• On some occasions, a Python script called by CMake (cmake_modules/morse_cmake/modules/precision_generator/ generates an incorrect Makefile because of errors in regular expressions. This should be fixed by calling pip install regex (which requires installing the python3-pip Ubuntu package). You may also need to replace the import re line in that script by import regex as re, but the necessity seems to fluctuate among different machines.
  • Some parts of the code require older versions of the GNU compilers. You may have to replace gcc by gcc-7 and similarly for g++ and gfortran in the script. This requires installing the relevant Ubuntu packages.

Building ARPACK, a CalculiX dependency

Calculix relies on ARPACK, and when built with PaStiX, we cannot rely on standard distributions of that library, because it doesn’t feature 8-byte integers by default. We need to build the ARPACK code ourselves:

cd ~
zcat arpack96.tar.gz | tar -xvf -
zcat patch.tar.gz    | tar -xvf -

Before building the library, the following modifications are required:

  • In, change PLAT by the appropriate suffix (the adapter’s makefile assumes INTEL)
  • In, change the Fortran compilation flags to add -fdefault-integer-8. You may also need to remove the flag -cg89.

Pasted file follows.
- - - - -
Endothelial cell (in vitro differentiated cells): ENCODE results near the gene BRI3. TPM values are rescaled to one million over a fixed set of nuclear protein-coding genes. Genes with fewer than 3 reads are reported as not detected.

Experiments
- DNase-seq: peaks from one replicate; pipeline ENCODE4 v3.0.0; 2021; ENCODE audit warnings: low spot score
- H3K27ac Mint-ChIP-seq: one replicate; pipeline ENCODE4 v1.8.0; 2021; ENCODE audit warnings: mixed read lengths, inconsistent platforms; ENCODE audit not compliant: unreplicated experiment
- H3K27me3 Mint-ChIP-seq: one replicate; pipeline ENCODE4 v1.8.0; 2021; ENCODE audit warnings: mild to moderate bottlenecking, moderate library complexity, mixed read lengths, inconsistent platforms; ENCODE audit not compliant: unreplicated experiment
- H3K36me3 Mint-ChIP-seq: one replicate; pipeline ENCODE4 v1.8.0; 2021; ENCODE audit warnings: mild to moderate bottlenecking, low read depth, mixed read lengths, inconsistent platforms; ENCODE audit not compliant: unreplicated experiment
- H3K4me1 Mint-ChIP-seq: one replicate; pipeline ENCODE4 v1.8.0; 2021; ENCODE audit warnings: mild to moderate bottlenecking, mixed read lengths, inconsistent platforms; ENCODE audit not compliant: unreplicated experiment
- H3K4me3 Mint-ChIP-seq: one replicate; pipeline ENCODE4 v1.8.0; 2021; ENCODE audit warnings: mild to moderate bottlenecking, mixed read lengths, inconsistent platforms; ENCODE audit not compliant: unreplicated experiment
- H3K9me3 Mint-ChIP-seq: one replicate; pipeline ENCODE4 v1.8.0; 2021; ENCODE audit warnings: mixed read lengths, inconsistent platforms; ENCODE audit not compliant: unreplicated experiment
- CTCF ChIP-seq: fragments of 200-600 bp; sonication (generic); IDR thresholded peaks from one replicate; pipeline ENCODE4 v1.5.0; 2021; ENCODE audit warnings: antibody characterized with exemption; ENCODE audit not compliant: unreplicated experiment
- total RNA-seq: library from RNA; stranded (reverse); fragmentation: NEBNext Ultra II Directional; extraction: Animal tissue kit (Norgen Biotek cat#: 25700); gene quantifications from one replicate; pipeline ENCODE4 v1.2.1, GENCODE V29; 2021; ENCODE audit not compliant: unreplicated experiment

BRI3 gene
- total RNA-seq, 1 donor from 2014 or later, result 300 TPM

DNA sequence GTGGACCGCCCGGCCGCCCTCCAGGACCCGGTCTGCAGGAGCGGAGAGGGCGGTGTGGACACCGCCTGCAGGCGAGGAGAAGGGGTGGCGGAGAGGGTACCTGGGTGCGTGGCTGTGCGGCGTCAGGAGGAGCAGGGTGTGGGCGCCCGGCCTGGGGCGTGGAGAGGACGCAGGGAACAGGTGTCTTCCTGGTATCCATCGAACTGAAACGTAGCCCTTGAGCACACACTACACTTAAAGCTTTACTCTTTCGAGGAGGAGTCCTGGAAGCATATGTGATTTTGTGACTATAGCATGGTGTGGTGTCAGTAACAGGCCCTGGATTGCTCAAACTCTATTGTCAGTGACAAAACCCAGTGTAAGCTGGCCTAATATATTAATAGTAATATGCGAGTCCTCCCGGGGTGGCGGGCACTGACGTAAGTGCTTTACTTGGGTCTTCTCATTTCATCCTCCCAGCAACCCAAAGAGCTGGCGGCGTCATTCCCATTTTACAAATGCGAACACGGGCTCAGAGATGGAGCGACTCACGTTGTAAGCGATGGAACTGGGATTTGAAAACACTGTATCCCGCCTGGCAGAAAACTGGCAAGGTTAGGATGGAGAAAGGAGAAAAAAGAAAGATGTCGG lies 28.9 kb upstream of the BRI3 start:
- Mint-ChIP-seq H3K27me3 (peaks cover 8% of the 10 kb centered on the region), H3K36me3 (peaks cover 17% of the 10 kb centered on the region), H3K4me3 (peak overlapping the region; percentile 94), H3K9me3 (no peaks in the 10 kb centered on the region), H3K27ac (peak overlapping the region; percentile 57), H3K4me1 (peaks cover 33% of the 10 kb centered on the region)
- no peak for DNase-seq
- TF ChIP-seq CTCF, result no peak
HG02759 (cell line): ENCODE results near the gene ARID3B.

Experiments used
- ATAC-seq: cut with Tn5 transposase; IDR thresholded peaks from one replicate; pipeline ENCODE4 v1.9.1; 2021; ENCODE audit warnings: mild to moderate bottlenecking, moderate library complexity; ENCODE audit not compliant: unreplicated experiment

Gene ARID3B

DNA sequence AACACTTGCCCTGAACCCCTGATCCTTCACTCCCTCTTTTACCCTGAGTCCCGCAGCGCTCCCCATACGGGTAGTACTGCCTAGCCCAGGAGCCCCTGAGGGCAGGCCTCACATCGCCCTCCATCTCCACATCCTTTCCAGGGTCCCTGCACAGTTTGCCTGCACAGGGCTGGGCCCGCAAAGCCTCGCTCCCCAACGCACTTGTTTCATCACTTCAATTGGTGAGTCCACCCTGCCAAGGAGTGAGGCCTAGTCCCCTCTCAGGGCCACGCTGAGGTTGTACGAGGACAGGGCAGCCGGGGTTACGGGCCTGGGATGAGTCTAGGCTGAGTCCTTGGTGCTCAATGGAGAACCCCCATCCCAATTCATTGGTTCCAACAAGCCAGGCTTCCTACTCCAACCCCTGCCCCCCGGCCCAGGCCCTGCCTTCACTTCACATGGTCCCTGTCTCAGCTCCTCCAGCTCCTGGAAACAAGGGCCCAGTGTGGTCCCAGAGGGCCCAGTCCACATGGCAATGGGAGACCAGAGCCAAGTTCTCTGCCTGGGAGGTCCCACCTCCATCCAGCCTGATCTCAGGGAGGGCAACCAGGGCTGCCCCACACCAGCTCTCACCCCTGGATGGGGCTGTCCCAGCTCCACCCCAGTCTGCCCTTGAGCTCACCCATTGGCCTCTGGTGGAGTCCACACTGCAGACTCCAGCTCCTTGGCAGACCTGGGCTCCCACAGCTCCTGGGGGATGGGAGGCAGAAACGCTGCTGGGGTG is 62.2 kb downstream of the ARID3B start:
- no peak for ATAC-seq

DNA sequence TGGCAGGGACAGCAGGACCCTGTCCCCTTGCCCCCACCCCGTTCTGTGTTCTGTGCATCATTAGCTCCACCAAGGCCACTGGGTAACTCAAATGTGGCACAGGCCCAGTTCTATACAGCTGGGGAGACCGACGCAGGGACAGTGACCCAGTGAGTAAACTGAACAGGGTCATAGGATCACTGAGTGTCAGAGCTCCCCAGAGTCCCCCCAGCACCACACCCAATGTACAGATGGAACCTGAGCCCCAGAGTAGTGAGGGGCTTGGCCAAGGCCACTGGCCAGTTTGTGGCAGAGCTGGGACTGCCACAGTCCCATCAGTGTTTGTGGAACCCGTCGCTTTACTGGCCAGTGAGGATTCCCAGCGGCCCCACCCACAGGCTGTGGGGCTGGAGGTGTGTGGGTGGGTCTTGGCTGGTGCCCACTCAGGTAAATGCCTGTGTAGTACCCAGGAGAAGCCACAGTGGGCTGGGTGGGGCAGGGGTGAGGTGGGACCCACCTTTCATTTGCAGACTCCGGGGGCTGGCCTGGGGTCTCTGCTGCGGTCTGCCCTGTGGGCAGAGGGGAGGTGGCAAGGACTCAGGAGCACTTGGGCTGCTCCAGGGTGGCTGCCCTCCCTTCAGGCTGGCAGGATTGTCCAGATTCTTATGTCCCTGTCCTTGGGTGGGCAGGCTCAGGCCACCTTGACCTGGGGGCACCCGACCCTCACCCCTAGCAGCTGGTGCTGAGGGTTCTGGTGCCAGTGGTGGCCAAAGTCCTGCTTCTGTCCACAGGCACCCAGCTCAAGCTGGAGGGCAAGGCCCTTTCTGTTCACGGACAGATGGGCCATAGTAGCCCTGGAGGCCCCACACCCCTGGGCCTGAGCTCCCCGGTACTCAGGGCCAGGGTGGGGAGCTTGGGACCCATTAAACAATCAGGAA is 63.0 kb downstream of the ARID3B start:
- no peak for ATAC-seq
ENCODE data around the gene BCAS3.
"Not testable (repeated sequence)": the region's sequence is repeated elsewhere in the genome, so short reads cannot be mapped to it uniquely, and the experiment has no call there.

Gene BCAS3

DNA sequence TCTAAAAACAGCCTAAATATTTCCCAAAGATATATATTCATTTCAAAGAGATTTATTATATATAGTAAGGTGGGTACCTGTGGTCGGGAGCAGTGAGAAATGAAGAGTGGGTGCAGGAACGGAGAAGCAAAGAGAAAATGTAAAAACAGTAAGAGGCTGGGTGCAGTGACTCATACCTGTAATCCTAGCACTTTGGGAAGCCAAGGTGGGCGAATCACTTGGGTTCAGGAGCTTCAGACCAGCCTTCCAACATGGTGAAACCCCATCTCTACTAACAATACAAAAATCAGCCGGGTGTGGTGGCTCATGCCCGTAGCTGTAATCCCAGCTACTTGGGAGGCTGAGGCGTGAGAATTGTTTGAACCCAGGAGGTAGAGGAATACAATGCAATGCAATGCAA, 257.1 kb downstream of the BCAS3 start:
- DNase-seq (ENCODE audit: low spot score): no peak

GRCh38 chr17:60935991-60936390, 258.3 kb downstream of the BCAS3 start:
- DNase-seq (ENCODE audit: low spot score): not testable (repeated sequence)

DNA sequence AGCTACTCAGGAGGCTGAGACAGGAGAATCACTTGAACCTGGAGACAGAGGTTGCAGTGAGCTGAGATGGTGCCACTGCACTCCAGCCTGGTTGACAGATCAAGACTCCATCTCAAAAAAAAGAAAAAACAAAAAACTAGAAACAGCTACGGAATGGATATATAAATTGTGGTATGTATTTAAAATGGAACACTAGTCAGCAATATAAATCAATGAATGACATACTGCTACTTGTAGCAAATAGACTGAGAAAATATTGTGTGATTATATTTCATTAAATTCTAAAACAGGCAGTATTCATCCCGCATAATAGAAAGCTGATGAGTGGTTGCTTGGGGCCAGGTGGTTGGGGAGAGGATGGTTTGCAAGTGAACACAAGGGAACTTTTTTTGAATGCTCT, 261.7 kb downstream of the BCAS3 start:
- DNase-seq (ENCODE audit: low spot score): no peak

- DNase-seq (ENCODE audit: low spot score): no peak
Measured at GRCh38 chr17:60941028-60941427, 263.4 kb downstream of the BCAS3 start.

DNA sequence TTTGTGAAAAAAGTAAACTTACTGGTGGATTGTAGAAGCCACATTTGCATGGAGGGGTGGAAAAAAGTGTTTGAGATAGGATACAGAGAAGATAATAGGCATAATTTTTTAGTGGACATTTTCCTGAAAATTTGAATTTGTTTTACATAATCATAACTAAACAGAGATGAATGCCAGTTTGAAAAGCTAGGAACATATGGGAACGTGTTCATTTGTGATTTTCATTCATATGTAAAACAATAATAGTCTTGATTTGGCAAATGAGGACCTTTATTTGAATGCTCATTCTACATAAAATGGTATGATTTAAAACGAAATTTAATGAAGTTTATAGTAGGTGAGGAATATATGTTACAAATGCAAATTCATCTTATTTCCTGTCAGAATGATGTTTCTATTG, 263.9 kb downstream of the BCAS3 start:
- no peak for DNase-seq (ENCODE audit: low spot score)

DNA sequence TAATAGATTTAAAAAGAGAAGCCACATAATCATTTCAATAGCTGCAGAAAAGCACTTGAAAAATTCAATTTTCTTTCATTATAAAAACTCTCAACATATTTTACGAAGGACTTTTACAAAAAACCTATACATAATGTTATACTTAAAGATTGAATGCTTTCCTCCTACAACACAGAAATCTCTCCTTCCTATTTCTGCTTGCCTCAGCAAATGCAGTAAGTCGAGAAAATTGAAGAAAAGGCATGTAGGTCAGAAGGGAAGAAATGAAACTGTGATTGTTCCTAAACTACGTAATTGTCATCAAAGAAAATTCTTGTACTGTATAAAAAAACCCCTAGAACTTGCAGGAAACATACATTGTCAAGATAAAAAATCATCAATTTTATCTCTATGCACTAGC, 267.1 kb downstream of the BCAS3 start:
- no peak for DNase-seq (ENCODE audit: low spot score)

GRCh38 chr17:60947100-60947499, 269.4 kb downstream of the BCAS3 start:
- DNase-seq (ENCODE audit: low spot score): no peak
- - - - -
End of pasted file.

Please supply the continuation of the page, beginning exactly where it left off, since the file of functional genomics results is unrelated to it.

• If you extracted the archive on another folder than your home repository, update home in accordingly.
  • In the file UTIL/second.f, comment with a star the line containing EXTERNAL ETIME.

Once all of these are done, simply run make lib in the ARPACK folder.

Building the adapter

To build the adapter, clone its repository and checkout the 2.17 branch :

    git clone -b v2.17
    cd calculix-adapter

Fixing the code

Due to some conflicts between CalculiX, PaStiX and the adapter (both CalculiX and PaStiX have a pastix.h file, and neither of them is local from the point of view of the adapter), some changes are required in the CalculiX codebase. We provide a script, that does these changes. Run it.



To build the adapter, use the provided Makefile_i8_PaStiX: the regular Makefile would build the adapter without PaStiX. Assuming you followed the previous steps, it should be useable without modifications other than giving Calculix’ path; otherwise, some other paths updates could be required. You also need to ensure then Makefile finds the required dependencies when calling pkg-config. This can be done by changing the PKG_PATH_CONFIG environment variable. Assuming you used suggested paths, this would look like this:

export PKG_CONFIG_PATH=$PKG_CONFIG_PATH:~/PaStiX/pastix_i8/lib/pkgconfig/:~/PaStiX/hwloc_i8/lib/pkgconfig/:~/PaStiX/parsec_i8/lib/pkgconfig/

Then you can build the adapter with this command in the calculix-adapter (and be sure to checkout the 2.17 branch) folder :

    make -f Makefile_i8_PaStiX -j 4 CCX=~/CalculiX/ccx_2.17/src

Once the build is successful, the adapter should be in ./bin/ccx_preCICE.

Updating shared libraries

Running the adapter at this point should fail because of a missing shared library: You can fix this by adding its path to the environment variable LD_LIBRARY_PATH: export LD_LIBRARY_PATH=:$LD_LIBRARY_PATH:~/PaStiX/parsec_i8/lib. You may have to do this everytime you load a new terminal, which is why we advise you to make this change permanent, for instance by adding this export commande at the end of your .bashrc file.